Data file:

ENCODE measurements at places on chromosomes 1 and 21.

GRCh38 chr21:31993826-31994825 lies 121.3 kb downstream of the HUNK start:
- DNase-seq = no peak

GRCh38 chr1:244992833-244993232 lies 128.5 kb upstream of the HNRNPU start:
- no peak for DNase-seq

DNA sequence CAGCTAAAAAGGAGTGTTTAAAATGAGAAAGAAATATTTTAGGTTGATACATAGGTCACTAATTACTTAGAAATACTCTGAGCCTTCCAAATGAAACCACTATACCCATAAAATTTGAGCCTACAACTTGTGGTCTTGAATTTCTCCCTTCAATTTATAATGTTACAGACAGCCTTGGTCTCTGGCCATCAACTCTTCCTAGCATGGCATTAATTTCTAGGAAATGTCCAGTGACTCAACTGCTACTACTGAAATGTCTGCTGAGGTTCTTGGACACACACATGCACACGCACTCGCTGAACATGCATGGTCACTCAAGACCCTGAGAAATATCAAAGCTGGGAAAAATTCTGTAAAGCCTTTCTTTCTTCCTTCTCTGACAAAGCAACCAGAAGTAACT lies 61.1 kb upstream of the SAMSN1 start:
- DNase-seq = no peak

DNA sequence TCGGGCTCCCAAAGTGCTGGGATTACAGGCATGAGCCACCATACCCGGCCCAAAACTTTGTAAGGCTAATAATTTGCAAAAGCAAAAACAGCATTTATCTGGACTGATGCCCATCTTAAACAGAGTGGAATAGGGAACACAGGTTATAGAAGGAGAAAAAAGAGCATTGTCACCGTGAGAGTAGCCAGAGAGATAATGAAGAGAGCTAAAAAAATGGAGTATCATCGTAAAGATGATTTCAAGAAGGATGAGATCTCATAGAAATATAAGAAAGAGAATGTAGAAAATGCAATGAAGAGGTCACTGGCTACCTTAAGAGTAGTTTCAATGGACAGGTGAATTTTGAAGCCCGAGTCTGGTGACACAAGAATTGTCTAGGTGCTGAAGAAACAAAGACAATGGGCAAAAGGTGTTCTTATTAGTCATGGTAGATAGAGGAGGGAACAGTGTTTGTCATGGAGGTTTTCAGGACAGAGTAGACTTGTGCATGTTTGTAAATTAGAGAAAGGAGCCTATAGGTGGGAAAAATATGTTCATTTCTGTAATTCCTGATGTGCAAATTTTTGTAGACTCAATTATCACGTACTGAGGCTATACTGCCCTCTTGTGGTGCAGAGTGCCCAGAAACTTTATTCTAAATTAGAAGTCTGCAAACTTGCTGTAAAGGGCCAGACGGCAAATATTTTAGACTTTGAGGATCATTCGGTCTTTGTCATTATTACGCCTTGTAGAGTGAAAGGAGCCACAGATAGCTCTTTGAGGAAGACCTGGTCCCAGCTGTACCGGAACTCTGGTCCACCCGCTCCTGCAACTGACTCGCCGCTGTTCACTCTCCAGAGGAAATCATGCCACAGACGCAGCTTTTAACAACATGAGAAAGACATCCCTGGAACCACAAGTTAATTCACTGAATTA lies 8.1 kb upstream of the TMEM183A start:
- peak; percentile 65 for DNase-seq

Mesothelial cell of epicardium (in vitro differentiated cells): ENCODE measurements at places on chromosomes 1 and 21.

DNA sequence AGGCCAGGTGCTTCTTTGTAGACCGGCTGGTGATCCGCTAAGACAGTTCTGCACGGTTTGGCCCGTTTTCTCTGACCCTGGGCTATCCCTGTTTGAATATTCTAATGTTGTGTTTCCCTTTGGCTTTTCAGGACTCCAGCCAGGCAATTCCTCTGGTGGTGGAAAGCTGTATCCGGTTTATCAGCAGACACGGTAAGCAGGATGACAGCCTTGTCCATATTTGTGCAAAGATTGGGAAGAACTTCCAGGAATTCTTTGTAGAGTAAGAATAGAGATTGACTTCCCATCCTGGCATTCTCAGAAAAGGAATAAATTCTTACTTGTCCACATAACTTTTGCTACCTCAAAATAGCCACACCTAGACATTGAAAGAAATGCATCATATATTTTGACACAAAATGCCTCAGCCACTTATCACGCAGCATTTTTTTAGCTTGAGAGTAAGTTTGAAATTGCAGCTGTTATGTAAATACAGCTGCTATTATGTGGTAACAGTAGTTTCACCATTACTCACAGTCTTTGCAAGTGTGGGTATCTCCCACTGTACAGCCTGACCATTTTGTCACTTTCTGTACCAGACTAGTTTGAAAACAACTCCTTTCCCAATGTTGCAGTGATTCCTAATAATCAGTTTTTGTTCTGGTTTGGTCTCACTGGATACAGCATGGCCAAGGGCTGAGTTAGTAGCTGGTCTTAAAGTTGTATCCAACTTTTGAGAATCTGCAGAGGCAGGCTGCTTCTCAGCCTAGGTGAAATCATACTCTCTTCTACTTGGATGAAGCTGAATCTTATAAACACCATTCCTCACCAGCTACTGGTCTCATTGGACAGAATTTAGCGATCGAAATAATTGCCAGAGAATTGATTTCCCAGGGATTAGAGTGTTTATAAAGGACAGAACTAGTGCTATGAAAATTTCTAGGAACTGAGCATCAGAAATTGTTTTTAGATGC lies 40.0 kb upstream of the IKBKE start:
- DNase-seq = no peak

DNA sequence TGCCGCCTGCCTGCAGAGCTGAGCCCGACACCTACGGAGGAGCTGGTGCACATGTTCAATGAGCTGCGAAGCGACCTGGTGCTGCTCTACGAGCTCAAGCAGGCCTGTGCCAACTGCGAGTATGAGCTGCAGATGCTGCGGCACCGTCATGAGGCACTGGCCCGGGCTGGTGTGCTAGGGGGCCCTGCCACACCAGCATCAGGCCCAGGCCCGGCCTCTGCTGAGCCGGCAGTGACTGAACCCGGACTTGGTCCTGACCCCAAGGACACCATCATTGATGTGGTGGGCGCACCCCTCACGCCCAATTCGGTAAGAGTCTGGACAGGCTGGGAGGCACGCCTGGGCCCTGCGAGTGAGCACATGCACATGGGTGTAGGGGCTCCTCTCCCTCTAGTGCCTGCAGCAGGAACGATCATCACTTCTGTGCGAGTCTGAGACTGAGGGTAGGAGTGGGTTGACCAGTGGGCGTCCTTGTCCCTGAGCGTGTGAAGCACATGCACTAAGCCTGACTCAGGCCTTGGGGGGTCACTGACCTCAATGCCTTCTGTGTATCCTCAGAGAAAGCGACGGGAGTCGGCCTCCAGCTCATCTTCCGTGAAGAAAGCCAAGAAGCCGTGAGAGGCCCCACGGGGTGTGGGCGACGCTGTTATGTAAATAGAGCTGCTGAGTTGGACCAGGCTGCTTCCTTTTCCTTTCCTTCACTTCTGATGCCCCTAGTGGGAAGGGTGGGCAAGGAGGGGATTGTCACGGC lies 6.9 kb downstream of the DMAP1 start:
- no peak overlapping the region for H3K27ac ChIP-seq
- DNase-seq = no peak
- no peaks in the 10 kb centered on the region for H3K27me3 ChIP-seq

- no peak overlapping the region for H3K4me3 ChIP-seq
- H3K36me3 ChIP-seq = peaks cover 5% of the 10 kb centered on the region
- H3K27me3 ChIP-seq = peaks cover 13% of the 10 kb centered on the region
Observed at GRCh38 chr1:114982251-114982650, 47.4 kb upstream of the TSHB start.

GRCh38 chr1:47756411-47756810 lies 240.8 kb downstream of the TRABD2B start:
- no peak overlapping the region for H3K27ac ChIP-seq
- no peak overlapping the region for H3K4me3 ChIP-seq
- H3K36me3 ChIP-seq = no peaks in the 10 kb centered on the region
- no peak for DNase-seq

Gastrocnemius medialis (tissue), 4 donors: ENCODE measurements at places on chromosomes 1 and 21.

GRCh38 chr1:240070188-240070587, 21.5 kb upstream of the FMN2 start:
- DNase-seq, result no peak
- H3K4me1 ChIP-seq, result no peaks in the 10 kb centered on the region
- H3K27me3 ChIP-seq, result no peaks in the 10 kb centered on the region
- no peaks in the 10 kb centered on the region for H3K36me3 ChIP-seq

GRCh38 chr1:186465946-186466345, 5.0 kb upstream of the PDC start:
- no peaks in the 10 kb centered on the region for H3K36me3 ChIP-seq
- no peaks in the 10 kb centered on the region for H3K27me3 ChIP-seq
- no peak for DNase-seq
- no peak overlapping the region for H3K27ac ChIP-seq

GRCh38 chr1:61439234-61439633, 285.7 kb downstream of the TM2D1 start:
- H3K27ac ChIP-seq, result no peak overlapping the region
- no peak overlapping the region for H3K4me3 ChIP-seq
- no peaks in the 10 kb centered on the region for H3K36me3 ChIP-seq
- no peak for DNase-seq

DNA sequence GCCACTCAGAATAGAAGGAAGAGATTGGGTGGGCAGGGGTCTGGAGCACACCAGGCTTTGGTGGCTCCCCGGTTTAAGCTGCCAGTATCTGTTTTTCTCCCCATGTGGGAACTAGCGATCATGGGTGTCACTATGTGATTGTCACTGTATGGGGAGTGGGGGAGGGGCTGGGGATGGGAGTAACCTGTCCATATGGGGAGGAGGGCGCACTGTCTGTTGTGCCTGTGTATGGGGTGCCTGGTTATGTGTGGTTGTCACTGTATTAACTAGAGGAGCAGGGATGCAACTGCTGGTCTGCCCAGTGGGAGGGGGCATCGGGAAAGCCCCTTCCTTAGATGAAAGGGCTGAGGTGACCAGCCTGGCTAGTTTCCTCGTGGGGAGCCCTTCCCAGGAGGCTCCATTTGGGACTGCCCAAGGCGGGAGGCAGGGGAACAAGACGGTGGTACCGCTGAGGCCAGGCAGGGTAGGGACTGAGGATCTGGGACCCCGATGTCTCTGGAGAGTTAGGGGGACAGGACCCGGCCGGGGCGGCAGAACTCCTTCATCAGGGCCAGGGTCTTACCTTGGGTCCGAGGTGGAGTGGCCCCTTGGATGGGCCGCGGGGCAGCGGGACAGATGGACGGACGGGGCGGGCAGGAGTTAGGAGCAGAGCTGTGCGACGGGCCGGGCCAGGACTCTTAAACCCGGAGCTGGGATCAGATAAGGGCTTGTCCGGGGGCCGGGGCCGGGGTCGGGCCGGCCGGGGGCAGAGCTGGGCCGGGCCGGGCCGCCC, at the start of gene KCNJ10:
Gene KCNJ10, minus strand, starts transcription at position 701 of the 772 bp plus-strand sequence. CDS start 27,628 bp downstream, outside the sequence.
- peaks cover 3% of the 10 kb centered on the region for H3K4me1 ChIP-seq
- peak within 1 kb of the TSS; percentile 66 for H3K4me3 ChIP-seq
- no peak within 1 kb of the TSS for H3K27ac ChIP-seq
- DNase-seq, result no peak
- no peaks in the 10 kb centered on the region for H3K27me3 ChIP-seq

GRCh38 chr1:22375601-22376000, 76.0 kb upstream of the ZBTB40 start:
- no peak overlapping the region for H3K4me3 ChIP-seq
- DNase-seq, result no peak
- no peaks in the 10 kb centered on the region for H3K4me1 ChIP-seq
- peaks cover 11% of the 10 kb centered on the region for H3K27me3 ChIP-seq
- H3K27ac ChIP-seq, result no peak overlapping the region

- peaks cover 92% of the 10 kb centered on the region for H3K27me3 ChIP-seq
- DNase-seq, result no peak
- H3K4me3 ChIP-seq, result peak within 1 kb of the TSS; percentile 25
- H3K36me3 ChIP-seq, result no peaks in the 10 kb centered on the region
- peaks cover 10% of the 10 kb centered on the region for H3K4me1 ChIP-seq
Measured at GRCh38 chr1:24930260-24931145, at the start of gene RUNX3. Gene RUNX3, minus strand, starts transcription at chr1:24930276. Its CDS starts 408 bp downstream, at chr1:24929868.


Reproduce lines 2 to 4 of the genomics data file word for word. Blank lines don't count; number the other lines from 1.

GRCh38 chr21:31993826-31994825 lies 121.3 kb downstream of the HUNK start:
- DNase-seq = no peak

GRCh38 chr1:244992833-244993232 lies 128.5 kb upstream of the HNRNPU start: